This technique really came into it’s own seven years later when applied to the monochrome imagery of early punk, as evinced by Barney’s 7in sleeve for The Adverts’ Stiff single 1977 One Chord Wonders and his large poster for The Damned that same year.

New Knockout R&B tee

Wednesday, March 4th, 2009

To mark the launch of this blog we’ve produced a limited edition t-shirt based on the one in Barney Bubbles’ award-winning poster Knockout R&B Here Tonight.

Women's tee. (c) Reasons 2009

As originally modeled by Barney’s friend, the “mod queen” Lorry Sartorio, the tee name-checks Twickenham art school band The Muleskinners, whose ranks included Ian McLagan, superstar keyboard player with the Small Faces, The Faces, the Rolling Stones and Bob Dylan.

T-shirt detail. (c) Reasons 2009.

And, to seal the connection,  the back of our new tee has a reproduction of the “Cossack” ticket for a Muleskinners’ performance on Eel Pie Island (or “Eelpiland” as Barney called it).

We’ve given tees to Barney’s family members as well as some of his close friends, including Mac and Lorry, who were suitably knocked out when we presented them. 

Custom made tags. (c) Reasons 2009.

To cover the costs of production we are now making available a very limited number in Men’s L and Women’s M sizes. These come with tags with a potted history of the shirt and a reproduction of a frame of Lorry from the photo-shoot.

For more info and to buy, click here.

Knockout R&B Here Tonight!

Tuesday, February 3rd, 2009

Today we present previously unpublished images and information surrounding one of Barney Bubbles’ key early works, the stunning poster Knockout R&B Here Tonight.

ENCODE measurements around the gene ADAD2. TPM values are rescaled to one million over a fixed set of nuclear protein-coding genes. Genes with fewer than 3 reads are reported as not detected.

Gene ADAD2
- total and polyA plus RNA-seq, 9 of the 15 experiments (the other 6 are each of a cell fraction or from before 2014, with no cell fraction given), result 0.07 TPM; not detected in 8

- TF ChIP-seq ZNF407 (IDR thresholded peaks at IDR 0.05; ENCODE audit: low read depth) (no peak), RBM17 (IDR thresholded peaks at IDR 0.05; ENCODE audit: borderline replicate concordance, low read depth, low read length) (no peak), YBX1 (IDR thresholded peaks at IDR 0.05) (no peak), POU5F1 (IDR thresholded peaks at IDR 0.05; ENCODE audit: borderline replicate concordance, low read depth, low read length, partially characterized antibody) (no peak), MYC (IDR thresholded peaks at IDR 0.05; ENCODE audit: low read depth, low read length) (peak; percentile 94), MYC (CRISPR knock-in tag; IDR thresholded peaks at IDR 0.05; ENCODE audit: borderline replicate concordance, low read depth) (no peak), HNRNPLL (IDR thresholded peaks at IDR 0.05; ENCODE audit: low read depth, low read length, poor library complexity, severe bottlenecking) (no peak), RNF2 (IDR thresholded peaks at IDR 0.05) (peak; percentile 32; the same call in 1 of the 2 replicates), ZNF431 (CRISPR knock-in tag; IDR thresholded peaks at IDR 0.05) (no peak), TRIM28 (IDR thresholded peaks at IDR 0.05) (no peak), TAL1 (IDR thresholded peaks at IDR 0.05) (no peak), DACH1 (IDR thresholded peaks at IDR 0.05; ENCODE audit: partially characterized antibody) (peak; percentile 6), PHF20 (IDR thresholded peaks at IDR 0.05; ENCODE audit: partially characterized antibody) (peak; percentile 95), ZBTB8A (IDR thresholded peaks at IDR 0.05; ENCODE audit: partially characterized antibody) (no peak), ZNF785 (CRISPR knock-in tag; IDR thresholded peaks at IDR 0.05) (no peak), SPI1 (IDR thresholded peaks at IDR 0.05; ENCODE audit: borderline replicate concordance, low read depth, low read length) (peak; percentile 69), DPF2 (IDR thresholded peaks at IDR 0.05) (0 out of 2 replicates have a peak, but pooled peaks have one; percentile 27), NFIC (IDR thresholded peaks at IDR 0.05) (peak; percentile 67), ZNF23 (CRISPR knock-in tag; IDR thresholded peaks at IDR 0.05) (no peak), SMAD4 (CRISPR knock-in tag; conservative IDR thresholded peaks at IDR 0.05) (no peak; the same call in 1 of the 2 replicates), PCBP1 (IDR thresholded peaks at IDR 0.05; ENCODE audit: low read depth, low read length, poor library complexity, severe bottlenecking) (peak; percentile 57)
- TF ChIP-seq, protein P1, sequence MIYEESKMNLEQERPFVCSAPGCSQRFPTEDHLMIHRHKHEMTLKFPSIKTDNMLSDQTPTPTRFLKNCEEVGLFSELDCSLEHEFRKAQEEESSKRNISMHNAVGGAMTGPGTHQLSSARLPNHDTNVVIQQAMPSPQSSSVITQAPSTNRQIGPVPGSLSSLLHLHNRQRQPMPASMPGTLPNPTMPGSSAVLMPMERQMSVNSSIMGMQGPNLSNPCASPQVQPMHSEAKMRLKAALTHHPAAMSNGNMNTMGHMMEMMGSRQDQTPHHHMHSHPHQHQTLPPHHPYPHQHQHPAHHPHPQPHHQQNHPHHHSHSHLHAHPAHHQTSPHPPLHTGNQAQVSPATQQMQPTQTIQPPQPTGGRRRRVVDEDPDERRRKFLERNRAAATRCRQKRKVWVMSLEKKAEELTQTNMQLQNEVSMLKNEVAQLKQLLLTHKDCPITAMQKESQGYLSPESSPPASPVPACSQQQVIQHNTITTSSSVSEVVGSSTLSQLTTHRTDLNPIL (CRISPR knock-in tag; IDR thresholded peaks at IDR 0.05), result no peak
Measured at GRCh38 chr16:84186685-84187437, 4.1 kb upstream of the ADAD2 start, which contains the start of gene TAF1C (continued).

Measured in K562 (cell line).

Winner of British Poster Design Award, double/four-sheet category 1964/5

In 1965 Colin Fulcher – as he was then – won a national design award for the poster, which stemmed from a photo session the previous year with his girlfriend, fellow student and artist Lorry Sartorio.

Design magazine August 1965.

Lorry met Barney during his final year at Twickenham College Of Technology (now Richmond Upon Thames College ). “It was a couple of terms in but I soon became part of his gang,” says Lorry. “I think Barney really liked my look; I’ve always been into the beatnik thing, loads of black clothes and loads of eye-make-up, though I don’t iron my hair anymore!”

The photo-shoot took place at Barney’s home in Whitton, Middx, on Sunday July 12 1964. In a letter to Lorry providing specific instructions and sketches for suggested poses, Barney explains that consumer magazine publisher Fleetway had given him a chance to produce a booklet of photographs “based on Mods and Rockers gear”.

Barney’s sketches for the photoshoot.(c) L.Sartorio/Reasons 2009

 The letter reveals Barney as an already assured art director a couple of weeks shy of his 22nd birthday, though he frets over the tone. “On rereading this letter it seems a bit bluff and hard day’s night. Sorry. But I would appreciate it if you would do it,” he says.

Barney supplied his own denim jacket for the shoot as well as a t-shirt to which he had applied dry transfer lettering spelling out the phrase: “Them Mule Skinners Knockout R+B Here Tonight”. A mod targeted love heart was positioned between the first two words.

Lorry Sartorio models for Barney Bubbles July 1964.(c) L.Sartorio/Reasons 2009